The need for new hardware is pretty obvious. Even if it only did what you suggested above, at the minimum an extra channel of amplifier and processing to route the Sr/Sl material to this new channel would be necessary (there would be no way with just a 5.1 receiver to sum and amplify a 6th channel regardless).

    So the extra hardware not only does the processing of the material to "extract" a center (which is, again, a bit more complex than simply summing L/R)-- but then obviously must offer any processing (bass management, cinema re-eq, channel level compensation, etc) and then offer amplification, or at the very least a preamp send in order to route this 6th channel to an external amp.

    Technically speaking, however- you can perform a "home brew" EX setup, which many have done. You can use an old Pro Logic processor, route the preamp Sl/Sr from your main receiver, into the prologic processor (say into the VCR input) and trun on the prologic processing. You will then extract a center from the rear signal, and use the ProLogic receiver to drive the rear 3 channels...

    -Vince
     
  5. Wayne Clark

    Wayne Clark Agent

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    time lag, already answered. wayne
     
  6. Michael Reuben

    Michael Reuben Studio Mogul

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    Vince has covered the technical points with his usual thoroughness, but let me add one thing. DD Surround EX was initially developed for theatrical exhibition. In large auditoriums, it isn't possible to focus a stereo image (at least, not for most of the audience) with the same precision that can be achieved in a home theater setup. The rear center channel was created to fill a "gap" in the soundfield that sound designers felt was limiting their ability to create -- for the entire audience -- realistic transitions from left to right rear and from rear to front.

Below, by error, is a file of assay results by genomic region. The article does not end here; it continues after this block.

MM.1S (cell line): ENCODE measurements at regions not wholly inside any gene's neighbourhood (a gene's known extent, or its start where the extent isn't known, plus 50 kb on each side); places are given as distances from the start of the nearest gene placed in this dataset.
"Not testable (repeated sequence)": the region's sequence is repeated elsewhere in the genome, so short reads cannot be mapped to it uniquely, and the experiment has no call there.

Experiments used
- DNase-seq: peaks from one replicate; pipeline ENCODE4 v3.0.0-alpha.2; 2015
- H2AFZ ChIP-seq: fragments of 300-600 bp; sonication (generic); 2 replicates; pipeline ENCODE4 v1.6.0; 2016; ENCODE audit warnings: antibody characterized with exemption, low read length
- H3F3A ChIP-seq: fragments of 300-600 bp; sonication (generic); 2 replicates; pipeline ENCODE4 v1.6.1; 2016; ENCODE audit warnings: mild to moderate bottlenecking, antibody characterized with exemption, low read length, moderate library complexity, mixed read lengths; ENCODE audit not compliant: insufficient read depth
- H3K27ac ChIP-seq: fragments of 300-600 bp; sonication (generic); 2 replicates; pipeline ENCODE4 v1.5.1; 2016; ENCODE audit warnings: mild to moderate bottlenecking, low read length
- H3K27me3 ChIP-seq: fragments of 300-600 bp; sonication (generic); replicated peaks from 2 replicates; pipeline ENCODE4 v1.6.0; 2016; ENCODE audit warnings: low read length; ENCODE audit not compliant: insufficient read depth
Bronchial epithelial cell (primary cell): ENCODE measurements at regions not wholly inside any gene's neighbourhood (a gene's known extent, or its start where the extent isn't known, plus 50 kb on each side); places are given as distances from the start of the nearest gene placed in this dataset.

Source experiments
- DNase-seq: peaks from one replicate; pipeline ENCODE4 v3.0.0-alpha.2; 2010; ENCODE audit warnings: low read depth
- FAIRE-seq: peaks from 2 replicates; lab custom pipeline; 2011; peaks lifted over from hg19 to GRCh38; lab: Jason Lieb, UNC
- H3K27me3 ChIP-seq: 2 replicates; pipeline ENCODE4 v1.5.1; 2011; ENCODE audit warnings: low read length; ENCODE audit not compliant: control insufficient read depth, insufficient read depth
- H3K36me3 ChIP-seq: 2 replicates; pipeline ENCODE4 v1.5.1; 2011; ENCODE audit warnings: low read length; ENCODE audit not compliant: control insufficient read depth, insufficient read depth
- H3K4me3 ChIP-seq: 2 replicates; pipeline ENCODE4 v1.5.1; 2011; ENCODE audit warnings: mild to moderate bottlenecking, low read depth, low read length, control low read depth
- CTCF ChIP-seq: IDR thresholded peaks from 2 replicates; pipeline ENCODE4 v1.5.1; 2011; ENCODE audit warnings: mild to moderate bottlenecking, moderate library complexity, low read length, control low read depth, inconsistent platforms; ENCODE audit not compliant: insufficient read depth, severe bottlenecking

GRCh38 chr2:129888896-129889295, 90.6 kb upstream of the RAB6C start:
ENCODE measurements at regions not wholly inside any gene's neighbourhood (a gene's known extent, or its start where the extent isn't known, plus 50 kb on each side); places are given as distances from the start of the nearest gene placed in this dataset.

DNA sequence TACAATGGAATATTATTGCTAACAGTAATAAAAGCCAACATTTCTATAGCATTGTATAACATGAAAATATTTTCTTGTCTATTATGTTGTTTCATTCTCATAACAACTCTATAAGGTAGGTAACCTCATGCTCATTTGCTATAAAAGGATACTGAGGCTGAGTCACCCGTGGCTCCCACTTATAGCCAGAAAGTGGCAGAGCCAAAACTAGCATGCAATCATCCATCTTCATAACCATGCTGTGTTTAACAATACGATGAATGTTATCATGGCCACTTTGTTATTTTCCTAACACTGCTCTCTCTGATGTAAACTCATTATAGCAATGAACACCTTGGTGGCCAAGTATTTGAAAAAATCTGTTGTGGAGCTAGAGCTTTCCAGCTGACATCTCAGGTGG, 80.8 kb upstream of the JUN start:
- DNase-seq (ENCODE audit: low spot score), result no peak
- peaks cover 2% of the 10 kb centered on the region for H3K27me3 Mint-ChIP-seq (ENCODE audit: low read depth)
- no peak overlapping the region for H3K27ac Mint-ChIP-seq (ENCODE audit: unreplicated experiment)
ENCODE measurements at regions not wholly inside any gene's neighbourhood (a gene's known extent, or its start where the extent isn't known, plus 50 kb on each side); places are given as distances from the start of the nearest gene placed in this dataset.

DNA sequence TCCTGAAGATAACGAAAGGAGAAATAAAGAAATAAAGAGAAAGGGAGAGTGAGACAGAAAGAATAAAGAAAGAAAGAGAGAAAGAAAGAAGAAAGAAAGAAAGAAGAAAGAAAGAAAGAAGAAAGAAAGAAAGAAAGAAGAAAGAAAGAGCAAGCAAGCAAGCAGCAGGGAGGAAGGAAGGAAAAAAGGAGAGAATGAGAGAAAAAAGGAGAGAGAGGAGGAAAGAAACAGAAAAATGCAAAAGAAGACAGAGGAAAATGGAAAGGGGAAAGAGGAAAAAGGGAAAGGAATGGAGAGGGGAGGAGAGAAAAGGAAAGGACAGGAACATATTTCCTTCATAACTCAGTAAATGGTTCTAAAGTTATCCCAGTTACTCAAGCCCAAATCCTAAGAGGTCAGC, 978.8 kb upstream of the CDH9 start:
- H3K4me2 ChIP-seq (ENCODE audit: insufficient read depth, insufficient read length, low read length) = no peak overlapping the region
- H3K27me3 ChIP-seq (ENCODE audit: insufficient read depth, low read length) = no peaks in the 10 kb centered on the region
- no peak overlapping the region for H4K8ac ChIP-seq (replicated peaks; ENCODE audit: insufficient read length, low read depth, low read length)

These considerations are less critical in the home environment, where it's often possible to fill in that same gap by careful placement of left and right rear speakers. Of course, much depends on the accoustics and layout of each individual HT.
    M.
     
  7. John_Berger

    John_Berger Cinematographer

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    Well, okay. Linking it in with Dolby ProLogic makes a bit more sense. I will admit that I see the benefit to having a front center channel as opposed to just left and right, so I can't really criticize doing the same thing in the rear speaker configuration.
    At least if it is ProLogic for the rear, I shouldn't lose too much of the effect to really care about only having two speakers. (I can say this with a clean conscience because I've never heard 6.1. [​IMG] ) Besides, I don't have room behind me for a rear center speaker anyway.
    But as usual my question was answered and in the kind of detail that I like. Thanks, all!